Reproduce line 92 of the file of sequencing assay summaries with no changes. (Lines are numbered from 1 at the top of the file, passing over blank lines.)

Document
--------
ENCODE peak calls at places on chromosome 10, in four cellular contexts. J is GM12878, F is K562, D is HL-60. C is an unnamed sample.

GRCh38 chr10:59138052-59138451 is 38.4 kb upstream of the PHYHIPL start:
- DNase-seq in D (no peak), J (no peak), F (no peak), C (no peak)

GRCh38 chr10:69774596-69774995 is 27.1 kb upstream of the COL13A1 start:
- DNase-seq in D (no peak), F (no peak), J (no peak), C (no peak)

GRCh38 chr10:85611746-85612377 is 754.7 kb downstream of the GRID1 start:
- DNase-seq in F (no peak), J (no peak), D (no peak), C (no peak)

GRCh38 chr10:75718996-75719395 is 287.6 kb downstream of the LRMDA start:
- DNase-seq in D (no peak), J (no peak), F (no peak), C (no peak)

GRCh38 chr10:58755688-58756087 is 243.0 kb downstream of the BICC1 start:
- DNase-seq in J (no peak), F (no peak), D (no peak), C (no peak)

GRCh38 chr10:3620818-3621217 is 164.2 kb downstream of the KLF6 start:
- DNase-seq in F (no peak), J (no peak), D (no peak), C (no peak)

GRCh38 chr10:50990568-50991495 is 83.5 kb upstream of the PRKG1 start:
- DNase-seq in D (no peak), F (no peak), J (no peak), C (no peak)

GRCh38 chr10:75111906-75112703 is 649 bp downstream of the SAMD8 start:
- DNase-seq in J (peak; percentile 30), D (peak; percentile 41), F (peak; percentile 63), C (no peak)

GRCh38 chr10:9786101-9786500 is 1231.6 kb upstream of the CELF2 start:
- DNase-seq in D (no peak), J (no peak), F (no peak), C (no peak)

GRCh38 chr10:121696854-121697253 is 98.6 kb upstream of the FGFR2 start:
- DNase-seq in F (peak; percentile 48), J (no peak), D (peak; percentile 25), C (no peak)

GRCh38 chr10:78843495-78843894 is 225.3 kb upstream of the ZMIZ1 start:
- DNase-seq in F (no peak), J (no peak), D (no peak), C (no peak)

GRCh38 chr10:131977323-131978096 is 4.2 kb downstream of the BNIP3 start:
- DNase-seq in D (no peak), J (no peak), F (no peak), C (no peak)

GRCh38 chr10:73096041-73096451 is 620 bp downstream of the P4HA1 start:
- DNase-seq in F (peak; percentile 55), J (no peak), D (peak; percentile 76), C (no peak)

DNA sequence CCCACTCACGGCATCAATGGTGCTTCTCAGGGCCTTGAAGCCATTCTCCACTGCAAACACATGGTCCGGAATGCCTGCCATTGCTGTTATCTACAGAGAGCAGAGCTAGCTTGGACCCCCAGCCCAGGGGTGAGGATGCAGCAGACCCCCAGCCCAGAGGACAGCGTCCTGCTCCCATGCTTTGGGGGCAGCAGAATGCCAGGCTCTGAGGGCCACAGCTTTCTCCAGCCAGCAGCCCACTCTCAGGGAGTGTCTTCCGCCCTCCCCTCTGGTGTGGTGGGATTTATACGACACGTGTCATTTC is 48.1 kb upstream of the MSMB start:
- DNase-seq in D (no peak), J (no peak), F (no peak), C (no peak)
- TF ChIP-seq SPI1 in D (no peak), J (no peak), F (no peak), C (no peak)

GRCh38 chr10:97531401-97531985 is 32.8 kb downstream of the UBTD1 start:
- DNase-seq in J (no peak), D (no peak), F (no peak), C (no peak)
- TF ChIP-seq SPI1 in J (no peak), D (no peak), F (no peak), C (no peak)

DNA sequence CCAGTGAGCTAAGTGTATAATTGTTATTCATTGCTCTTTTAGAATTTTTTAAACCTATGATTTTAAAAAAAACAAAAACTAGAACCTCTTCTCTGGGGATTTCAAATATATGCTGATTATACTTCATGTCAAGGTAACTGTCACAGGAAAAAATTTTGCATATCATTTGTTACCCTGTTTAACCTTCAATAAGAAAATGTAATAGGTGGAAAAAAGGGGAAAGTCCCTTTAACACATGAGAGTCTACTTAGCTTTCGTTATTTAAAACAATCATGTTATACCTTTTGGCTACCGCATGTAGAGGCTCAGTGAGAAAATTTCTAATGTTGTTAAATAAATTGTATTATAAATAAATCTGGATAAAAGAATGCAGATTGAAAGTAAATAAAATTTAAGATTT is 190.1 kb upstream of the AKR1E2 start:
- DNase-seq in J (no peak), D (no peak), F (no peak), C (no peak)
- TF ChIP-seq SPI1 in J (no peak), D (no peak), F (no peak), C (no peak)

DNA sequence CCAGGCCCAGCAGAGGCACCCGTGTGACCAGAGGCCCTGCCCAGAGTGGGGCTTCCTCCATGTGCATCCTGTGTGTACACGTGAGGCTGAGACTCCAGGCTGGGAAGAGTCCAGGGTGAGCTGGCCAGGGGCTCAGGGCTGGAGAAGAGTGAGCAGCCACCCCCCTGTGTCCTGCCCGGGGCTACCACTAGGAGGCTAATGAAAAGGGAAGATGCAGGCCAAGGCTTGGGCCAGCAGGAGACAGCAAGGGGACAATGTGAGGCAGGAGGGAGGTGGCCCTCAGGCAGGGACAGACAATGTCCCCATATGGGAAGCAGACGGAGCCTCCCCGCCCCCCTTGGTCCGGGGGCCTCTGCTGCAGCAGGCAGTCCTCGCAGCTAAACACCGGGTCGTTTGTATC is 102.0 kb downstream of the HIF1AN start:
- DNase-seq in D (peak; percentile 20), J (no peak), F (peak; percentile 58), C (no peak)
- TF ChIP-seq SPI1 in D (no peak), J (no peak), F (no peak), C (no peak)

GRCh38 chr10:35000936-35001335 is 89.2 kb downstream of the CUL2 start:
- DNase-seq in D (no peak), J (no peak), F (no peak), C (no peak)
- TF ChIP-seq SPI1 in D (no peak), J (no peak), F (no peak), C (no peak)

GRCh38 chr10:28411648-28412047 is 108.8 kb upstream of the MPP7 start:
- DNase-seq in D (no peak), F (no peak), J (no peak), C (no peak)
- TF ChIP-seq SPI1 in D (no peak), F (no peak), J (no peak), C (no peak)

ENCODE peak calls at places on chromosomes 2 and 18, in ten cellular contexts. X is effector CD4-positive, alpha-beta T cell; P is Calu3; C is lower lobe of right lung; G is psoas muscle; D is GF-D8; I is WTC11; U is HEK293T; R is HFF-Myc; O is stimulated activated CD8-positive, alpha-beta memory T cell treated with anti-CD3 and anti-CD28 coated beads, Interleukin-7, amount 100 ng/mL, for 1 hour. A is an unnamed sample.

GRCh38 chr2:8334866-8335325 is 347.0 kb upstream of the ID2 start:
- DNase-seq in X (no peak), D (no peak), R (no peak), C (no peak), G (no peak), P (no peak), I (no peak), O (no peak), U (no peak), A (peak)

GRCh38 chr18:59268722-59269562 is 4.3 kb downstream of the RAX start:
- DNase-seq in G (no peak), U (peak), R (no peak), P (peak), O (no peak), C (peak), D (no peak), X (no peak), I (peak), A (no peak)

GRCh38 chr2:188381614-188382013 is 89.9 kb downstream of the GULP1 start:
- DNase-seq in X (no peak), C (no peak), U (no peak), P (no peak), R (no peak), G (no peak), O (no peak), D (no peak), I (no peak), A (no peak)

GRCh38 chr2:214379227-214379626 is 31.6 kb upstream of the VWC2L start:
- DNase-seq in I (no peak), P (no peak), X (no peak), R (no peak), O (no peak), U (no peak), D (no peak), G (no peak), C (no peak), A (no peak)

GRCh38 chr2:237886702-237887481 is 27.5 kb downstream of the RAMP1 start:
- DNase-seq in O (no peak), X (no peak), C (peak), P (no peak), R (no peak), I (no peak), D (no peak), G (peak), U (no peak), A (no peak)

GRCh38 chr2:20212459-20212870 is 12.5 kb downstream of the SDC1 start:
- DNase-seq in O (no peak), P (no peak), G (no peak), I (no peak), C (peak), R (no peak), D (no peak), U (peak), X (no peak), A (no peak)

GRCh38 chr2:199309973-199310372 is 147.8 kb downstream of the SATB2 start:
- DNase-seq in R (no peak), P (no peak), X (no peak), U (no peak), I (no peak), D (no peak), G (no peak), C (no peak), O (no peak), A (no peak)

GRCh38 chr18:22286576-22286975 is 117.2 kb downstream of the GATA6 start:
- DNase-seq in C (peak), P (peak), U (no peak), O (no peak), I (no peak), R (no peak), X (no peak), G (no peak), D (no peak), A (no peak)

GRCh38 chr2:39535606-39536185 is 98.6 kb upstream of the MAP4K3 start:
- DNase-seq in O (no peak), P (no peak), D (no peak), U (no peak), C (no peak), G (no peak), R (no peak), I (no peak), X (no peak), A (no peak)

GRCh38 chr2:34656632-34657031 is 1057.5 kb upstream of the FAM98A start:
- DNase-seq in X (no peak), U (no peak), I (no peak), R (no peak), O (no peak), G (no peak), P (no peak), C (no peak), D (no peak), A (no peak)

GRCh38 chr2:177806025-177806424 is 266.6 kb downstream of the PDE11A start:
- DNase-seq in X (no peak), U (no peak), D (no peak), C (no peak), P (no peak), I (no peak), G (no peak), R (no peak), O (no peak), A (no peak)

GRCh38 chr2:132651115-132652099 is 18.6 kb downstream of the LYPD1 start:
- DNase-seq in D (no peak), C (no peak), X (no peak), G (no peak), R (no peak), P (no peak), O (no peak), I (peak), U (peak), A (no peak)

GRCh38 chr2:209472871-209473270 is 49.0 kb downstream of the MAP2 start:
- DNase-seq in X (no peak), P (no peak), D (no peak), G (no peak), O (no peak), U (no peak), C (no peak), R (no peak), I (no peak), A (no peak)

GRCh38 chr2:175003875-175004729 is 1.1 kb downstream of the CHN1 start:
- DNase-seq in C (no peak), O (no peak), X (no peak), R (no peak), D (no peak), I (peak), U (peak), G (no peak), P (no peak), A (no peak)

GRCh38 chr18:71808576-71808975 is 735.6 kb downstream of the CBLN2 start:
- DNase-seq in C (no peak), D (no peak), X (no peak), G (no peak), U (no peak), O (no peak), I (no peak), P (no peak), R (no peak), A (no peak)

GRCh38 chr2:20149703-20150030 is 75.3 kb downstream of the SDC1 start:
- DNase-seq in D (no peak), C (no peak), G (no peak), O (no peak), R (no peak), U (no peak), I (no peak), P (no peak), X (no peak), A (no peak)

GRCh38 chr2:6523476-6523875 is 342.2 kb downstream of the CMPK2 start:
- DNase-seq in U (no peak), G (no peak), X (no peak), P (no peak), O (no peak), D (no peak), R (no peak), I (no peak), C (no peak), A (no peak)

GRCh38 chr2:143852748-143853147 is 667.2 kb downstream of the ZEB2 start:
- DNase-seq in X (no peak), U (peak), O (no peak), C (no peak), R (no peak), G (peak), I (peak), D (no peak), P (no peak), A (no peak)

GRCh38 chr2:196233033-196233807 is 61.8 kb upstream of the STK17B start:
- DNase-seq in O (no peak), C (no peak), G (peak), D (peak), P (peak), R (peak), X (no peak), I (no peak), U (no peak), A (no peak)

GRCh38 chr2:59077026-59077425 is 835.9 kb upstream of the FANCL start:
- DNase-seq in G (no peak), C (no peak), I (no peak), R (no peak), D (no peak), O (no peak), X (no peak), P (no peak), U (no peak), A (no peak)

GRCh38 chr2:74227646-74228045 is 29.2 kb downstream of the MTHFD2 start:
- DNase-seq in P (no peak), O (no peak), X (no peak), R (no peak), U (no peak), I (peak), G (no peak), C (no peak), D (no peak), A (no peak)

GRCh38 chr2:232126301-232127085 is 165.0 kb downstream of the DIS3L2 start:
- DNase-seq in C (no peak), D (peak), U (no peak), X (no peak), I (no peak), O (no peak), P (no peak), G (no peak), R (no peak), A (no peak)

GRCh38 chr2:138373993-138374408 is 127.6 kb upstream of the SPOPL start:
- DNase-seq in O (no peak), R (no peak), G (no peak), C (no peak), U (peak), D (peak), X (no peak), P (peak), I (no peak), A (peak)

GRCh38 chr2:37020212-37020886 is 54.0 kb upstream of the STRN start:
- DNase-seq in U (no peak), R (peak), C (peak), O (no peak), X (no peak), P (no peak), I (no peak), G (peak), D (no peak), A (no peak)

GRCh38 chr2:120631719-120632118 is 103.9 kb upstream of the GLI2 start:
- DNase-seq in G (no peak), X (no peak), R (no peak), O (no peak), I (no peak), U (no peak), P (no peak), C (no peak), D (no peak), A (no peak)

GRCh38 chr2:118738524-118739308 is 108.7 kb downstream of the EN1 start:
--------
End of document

- DNase-seq in O (no peak), R (no peak), G (no peak), C (no peak), U (peak), D (peak), X (no peak), P (peak), I (no peak), A (peak)